There is a "popular" theme among environmentalists to encourage everyone to reduce waste, reuse items rather than throwing them away, and recycle items to new purpose wherever possible. These three verbs can rather easily be applied to the world of software engineering, and the concepts have been the topic of a number of blog posts over time.
It's often a very hard thing for professional software engineers to say, but every line of code you produce is a cost not an asset. The easiest to maintain code is something which was never written since it can never go wrong. As such, simply reducing the quantity of code being written can be an effective way to improve the quality of software over all.
As programmers we have the concept of code-reuse drummed into us almost from the get-go. We're encouraged to use libraries which already exist, rather than reinventing the same thing again, and we're encouraged to abstract our code as much as is sensible to encourage its reuse within a project or even across projects. By reusing code already written, we don't end up duplicating code which might have unseen subtleties, corner cases, or bugs.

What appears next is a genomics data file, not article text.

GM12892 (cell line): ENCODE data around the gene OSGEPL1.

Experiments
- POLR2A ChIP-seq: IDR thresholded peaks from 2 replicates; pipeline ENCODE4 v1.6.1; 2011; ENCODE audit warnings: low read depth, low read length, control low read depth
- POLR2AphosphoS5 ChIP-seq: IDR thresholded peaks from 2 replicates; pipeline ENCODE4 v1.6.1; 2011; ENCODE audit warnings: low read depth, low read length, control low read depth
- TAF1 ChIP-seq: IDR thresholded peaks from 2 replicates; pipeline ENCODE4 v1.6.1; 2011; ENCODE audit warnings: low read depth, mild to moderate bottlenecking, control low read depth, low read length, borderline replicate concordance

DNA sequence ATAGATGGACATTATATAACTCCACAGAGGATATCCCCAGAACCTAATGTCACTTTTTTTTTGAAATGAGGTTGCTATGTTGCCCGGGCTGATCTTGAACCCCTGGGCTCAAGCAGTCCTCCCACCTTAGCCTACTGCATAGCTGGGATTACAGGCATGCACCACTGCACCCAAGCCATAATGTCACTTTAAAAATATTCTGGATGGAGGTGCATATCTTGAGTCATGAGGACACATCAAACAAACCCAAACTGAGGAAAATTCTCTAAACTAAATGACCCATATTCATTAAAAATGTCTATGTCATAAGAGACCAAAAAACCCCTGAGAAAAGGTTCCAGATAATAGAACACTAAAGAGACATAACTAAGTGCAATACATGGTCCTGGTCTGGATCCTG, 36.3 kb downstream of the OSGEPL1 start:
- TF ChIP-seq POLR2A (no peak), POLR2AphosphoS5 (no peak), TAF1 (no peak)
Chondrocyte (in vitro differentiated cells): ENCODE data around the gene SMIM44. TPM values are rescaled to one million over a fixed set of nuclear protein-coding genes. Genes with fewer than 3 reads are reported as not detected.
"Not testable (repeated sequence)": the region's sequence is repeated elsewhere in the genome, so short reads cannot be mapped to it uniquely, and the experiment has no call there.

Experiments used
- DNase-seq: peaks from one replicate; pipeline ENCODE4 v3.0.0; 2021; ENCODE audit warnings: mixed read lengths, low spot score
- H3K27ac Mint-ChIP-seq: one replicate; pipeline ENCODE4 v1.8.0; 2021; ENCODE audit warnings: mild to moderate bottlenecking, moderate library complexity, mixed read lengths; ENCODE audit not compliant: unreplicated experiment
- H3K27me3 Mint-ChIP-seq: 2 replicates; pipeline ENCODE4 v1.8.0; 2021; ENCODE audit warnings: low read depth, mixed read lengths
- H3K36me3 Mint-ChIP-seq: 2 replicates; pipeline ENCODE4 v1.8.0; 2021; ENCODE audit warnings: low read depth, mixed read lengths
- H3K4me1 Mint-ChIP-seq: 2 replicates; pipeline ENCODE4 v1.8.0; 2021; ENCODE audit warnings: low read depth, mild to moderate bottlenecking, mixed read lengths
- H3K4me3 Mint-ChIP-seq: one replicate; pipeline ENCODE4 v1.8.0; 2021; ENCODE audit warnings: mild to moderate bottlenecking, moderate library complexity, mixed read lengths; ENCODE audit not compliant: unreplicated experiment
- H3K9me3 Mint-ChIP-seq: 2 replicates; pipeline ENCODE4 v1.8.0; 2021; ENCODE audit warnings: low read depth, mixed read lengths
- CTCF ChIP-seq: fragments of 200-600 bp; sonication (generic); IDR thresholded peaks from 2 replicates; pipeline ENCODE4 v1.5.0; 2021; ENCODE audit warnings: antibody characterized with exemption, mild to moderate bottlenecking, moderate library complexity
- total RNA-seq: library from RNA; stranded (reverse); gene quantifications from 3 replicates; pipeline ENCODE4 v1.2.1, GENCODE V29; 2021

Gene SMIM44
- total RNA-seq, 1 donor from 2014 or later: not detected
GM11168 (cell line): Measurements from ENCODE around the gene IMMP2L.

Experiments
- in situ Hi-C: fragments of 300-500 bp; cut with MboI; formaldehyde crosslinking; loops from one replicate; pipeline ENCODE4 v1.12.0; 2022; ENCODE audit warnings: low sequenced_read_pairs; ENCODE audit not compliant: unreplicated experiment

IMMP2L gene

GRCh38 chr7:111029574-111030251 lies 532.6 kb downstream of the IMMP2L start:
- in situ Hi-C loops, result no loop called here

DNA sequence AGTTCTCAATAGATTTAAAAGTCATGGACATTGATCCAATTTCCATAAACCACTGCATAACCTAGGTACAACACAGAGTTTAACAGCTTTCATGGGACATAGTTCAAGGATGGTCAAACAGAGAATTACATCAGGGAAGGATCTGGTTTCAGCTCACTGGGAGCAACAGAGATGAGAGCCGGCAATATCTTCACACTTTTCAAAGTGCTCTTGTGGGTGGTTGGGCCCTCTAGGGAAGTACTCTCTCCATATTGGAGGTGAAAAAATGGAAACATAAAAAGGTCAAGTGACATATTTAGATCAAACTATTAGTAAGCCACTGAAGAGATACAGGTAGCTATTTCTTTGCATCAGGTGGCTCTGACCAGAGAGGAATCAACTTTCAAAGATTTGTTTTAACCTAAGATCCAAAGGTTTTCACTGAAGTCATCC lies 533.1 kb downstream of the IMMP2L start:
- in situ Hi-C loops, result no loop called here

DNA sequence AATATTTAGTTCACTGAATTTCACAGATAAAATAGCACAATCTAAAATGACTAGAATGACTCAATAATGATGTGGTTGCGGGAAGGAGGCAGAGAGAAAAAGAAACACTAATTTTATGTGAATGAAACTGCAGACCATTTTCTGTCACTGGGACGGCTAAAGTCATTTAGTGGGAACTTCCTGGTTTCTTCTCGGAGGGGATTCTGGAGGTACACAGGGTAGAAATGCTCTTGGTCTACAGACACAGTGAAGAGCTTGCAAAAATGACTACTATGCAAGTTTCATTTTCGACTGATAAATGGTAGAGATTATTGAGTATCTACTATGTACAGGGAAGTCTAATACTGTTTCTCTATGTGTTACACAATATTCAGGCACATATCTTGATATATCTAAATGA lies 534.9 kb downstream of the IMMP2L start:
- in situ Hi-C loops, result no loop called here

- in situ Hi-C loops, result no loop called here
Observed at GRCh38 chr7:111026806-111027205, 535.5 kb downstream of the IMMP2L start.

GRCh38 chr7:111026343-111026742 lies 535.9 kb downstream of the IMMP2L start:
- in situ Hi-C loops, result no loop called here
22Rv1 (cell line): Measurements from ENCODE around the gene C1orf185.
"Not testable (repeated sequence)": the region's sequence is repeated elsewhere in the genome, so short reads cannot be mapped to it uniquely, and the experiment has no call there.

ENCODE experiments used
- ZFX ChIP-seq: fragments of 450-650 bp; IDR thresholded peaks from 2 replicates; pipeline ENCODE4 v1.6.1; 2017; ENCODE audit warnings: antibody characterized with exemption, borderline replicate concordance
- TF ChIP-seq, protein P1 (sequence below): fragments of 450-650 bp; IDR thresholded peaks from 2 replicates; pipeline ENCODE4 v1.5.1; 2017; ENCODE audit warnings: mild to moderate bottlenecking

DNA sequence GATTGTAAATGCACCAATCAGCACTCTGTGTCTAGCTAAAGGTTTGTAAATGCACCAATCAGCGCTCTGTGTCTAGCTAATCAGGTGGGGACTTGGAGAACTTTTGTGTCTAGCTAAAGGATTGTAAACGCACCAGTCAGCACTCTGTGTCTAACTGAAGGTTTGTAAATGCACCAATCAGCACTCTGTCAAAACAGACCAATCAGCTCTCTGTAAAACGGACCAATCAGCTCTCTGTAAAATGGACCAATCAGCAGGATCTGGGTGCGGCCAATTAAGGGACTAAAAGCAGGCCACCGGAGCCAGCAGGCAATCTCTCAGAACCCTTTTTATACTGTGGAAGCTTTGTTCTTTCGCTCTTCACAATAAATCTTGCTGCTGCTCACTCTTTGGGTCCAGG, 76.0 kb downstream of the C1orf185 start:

When a programmer writes a nice piece of code for solving a particular problem, it can sometimes be repurposed to solve another similar problem with very little effort. This doesn't necessarily mean that the code in question would react well to being abstracted out into a library, but by recycling known-good code we can get a little closer to the ideal of having the least possible number of lines of code without losing the advantage of code already having been written.
The programming is terrible blog has a wonderful article on this, which I recommend that you all read and internalise. It's called Write code that is easy to delete, not extend and while it isn't short, it's well worth it.